Costa Rica made national pro-life headlines last year by backing the United States in an attempt to create an international ban on human cloning. Over 70 percent of the Costa Rican population is Catholic, a section that traditionally has been pro-life. 


 
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Pollution in Caribbean reported to be on the rise
Special to A.M. Costa Rica

WASHINGTON D.C. — Pollution from cruise ships, tankers and other vessels is among the rising threats to the environmental condition of Caribbean nations, warns the U.N. Environment Program.

Other concerns include dwindling quantities of fresh water for drinking and agriculture, the program said in a statement.  The agency said some countries in the eastern Caribbean, such as Antigua and Barbuda, Barbados, and St. Kitts and Nevis, are already officially listed as "water-scarce."

The program said another problem for the Caribbean is the rising tide of household and industrial wastes contaminating the land, underground freshwater supplies, and coastal waters.  For example, only 13 percent of the population of St. Lucia is connected to the sewage system, the program said in findings from a series of reports on the status of small island developing states around the world.

The reports were released for an international meeting on developing states taking place in Mauritius this week.  The reports, an international effort involving scientists and collaborating centers across the world, cover the Caribbean, and the Pacific, Indian Ocean and Atlantic island states.

The United States and the international community have been acting to stem the rising pollution problem in the Caribbean.  The U.S. State Department and other U.S. federal agencies have been heavily involved with the White Water to Blue Water Partnership, first announced in September 2002, which supports partnerships that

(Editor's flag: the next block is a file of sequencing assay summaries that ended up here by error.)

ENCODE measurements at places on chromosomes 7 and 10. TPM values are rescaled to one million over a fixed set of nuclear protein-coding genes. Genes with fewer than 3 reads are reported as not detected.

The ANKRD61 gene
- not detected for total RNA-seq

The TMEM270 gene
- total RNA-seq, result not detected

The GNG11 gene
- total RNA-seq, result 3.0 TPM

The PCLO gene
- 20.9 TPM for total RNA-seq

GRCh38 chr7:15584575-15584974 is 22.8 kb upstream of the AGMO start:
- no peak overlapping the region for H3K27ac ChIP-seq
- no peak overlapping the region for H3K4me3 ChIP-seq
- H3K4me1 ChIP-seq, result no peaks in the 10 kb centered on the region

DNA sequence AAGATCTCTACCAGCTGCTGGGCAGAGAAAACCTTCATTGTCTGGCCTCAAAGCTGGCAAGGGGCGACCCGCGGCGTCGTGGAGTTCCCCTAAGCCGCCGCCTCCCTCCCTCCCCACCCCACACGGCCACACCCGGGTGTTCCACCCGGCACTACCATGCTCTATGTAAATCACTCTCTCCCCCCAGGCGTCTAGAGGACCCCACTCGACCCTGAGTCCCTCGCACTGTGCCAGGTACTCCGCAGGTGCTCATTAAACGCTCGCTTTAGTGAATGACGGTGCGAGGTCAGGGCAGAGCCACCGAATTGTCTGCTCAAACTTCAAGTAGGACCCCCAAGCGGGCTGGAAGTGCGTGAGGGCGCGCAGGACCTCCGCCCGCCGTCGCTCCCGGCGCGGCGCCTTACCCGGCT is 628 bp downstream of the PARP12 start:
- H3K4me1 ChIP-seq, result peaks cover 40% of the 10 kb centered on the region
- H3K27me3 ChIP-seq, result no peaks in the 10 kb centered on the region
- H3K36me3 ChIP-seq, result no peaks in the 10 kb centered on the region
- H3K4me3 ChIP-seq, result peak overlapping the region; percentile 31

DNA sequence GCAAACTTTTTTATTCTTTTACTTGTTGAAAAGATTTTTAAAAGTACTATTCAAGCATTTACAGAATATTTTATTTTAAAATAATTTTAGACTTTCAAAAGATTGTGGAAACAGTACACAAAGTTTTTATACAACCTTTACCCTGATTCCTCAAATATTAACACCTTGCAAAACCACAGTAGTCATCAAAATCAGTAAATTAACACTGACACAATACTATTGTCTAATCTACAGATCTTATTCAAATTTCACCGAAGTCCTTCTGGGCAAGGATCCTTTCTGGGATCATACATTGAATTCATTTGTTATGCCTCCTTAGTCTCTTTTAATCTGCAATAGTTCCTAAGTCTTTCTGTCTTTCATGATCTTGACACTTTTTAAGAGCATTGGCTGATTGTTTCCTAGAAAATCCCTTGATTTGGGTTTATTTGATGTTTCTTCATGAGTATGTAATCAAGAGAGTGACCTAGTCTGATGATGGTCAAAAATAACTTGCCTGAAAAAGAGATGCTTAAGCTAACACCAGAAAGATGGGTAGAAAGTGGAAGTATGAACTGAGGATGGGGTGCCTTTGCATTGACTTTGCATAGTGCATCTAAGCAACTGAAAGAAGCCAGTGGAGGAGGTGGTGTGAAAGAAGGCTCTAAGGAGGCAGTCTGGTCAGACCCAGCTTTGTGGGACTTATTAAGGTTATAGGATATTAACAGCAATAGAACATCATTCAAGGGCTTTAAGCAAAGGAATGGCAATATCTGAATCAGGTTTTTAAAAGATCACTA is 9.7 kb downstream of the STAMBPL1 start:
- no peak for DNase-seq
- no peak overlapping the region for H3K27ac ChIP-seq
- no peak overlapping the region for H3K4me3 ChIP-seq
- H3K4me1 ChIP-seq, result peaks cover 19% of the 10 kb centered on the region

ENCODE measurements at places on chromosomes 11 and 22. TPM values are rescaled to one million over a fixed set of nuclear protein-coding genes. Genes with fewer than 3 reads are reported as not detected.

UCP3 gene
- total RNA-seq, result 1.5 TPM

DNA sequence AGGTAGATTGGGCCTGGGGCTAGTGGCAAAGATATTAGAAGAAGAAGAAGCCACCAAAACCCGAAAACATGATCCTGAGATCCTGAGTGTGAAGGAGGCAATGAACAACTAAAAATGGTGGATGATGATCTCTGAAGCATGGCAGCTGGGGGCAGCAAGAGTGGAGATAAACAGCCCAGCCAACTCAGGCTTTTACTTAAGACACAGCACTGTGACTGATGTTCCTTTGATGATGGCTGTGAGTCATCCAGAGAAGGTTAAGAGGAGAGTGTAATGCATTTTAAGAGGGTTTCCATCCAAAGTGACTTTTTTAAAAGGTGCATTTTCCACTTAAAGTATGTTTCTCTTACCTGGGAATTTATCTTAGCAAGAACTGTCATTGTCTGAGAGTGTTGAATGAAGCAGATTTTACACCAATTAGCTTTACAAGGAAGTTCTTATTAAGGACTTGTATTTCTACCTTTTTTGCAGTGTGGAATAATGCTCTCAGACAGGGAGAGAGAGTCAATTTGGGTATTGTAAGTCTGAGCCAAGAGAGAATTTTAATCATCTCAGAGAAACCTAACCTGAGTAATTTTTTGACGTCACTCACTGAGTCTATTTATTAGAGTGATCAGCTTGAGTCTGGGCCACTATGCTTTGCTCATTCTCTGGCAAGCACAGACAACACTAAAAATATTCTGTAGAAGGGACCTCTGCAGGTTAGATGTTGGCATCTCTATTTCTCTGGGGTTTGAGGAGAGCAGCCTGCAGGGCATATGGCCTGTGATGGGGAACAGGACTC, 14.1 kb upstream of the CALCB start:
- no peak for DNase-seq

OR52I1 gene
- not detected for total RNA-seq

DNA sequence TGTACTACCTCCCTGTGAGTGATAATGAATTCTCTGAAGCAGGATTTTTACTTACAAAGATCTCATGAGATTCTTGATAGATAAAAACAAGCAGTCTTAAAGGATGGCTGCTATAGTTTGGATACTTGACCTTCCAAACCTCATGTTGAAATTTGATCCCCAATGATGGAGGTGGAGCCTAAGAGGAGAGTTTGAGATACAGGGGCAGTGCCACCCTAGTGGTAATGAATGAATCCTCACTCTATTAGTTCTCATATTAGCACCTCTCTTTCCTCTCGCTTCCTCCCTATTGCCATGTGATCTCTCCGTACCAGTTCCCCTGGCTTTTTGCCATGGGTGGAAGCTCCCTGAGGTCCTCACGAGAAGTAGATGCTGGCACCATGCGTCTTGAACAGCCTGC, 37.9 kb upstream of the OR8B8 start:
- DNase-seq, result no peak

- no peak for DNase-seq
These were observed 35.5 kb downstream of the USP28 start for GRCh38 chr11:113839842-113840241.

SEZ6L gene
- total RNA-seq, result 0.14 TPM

promote sustainable environmental management within the Caribbean region. 

The State Department has committed $1.5 million to this partnership, funding efforts in wastewater and sanitation, integrated coastal management, sustainable tourism and environmentally sound marine transportation in the Caribbean.

The program says the partnership is crucial to the health of the Caribbean because the region, with about 50,000 ships and 14.5 million tourists visiting the area annually, has some of the most intensive maritime traffic in the world.

An estimated 70 percent of the Caribbean's population lives in cities, towns and villages located in vulnerable low-lying coastal areas threatened by rising sea levels and increasing frequency and intensity of storms and hurricanes.  In 2004, several of the Caribbean island nations experienced severe devastation, the loss of thousands of lives and millions of dollars in damages because of intense hurricanes.

The program said most island states remain hampered by their remoteness and small gross national products, with little chance to tackle issues such as domestic and industrial waste and the difficulties of accessing the technologies they need.

The global community, said the program, must use the Mauritius meeting to renew its commitment to these "unique cultures and societies by increasing the resources available, by transferring appropriate technologies, and building the capacities of governments, industries, and civil society. . . ."


 
More access and oversight sought for international banking institutions
Special to A.M. Costa Rica

International financial institutions, including the International Monetary Fund and the World Bank, should be subject to the same level of scrutiny as national governments, says ARTICLE 19, a press freedom group.  As such, the organization is helping to draft a set of standards by which information advocates can monitor these institutions for openness. 

ARTICLE 19, a member of the Global Transparency Initiative, a coalition of groups committed to the idea of greater transparency in financial institutions. The group is circulating a draft outline of a so-called transparency charter for international financial institutions. The charter aims to provide a statement of common goals and milestones for the coalition. 

It also provides an analysis of the legal and other bases for the right of access to information with specific reference to international financial institutions.  The main part of the charter sets out the standards to which a transparency policy should conform. 

These standards will be drawn from the principle of maximum disclosure, which holds that all information held by such financial institutions should be disclosed, subject only to narrow exceptions set out in the given policy. The same principle also requires the establishment of a simple, rapid and low-cost process for accessing information. 

ARTICLE 19 has invited members of the coalition and other organisations to provide input into the draft outline and Charter, which is available HERE